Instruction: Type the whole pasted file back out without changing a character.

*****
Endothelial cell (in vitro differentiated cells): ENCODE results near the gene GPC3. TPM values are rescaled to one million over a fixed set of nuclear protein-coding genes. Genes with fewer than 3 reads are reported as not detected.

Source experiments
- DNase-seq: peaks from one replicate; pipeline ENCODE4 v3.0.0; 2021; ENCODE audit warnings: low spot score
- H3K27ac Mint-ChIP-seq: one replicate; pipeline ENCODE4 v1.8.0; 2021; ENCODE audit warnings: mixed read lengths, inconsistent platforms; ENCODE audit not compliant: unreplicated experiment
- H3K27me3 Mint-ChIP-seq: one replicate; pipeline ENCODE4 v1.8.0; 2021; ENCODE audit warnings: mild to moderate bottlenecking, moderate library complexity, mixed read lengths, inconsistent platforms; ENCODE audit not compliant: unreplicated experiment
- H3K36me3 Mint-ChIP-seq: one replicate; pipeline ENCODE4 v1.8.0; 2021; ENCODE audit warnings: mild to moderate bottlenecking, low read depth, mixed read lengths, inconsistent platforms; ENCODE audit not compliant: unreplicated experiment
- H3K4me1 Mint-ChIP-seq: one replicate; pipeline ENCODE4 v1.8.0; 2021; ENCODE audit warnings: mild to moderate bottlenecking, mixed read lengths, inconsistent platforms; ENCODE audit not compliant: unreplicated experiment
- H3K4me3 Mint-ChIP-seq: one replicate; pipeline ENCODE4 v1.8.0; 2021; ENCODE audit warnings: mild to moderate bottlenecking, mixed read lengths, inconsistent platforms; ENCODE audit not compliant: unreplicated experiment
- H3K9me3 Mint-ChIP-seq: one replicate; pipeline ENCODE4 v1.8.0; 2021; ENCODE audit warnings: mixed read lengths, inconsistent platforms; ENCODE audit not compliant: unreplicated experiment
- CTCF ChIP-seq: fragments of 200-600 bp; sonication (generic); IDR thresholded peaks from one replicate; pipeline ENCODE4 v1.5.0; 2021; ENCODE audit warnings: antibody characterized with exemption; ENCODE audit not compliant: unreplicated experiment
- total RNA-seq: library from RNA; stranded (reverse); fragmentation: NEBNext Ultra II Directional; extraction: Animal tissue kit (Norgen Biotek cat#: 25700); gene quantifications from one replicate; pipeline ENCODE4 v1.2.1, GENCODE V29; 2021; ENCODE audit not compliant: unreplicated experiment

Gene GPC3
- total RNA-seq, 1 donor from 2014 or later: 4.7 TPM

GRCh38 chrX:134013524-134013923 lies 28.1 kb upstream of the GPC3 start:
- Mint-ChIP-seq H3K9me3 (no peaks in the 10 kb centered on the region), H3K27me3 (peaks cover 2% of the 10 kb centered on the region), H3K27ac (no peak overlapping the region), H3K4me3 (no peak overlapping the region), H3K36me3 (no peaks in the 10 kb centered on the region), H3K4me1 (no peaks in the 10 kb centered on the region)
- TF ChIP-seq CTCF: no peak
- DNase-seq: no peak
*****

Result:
Endothelial cell (in vitro differentiated cells): ENCODE results near the gene GPC3. TPM values are rescaled to one million over a fixed set of nuclear protein-coding genes. Genes with fewer than 3 reads are reported as not detected.

Source experiments
- DNase-seq: peaks from one replicate; pipeline ENCODE4 v3.0.0; 2021; ENCODE audit warnings: low spot score
- H3K27ac Mint-ChIP-seq: one replicate; pipeline ENCODE4 v1.8.0; 2021; ENCODE audit warnings: mixed read lengths, inconsistent platforms; ENCODE audit not compliant: unreplicated experiment
- H3K27me3 Mint-ChIP-seq: one replicate; pipeline ENCODE4 v1.8.0; 2021; ENCODE audit warnings: mild to moderate bottlenecking, moderate library complexity, mixed read lengths, inconsistent platforms; ENCODE audit not compliant: unreplicated experiment
- H3K36me3 Mint-ChIP-seq: one replicate; pipeline ENCODE4 v1.8.0; 2021; ENCODE audit warnings: mild to moderate bottlenecking, low read depth, mixed read lengths, inconsistent platforms; ENCODE audit not compliant: unreplicated experiment
- H3K4me1 Mint-ChIP-seq: one replicate; pipeline ENCODE4 v1.8.0; 2021; ENCODE audit warnings: mild to moderate bottlenecking, mixed read lengths, inconsistent platforms; ENCODE audit not compliant: unreplicated experiment
- H3K4me3 Mint-ChIP-seq: one replicate; pipeline ENCODE4 v1.8.0; 2021; ENCODE audit warnings: mild to moderate bottlenecking, mixed read lengths, inconsistent platforms; ENCODE audit not compliant: unreplicated experiment
- H3K9me3 Mint-ChIP-seq: one replicate; pipeline ENCODE4 v1.8.0; 2021; ENCODE audit warnings: mixed read lengths, inconsistent platforms; ENCODE audit not compliant: unreplicated experiment
- CTCF ChIP-seq: fragments of 200-600 bp; sonication (generic); IDR thresholded peaks from one replicate; pipeline ENCODE4 v1.5.0; 2021; ENCODE audit warnings: antibody characterized with exemption; ENCODE audit not compliant: unreplicated experiment
- total RNA-seq: library from RNA; stranded (reverse); fragmentation: NEBNext Ultra II Directional; extraction: Animal tissue kit (Norgen Biotek cat#: 25700); gene quantifications from one replicate; pipeline ENCODE4 v1.2.1, GENCODE V29; 2021; ENCODE audit not compliant: unreplicated experiment

Gene GPC3
- total RNA-seq, 1 donor from 2014 or later: 4.7 TPM

GRCh38 chrX:134013524-134013923 lies 28.1 kb upstream of the GPC3 start:
- Mint-ChIP-seq H3K9me3 (no peaks in the 10 kb centered on the region), H3K27me3 (peaks cover 2% of the 10 kb centered on the region), H3K27ac (no peak overlapping the region), H3K4me3 (no peak overlapping the region), H3K36me3 (no peaks in the 10 kb centered on the region), H3K4me1 (no peaks in the 10 kb centered on the region)
- TF ChIP-seq CTCF: no peak
- DNase-seq: no peak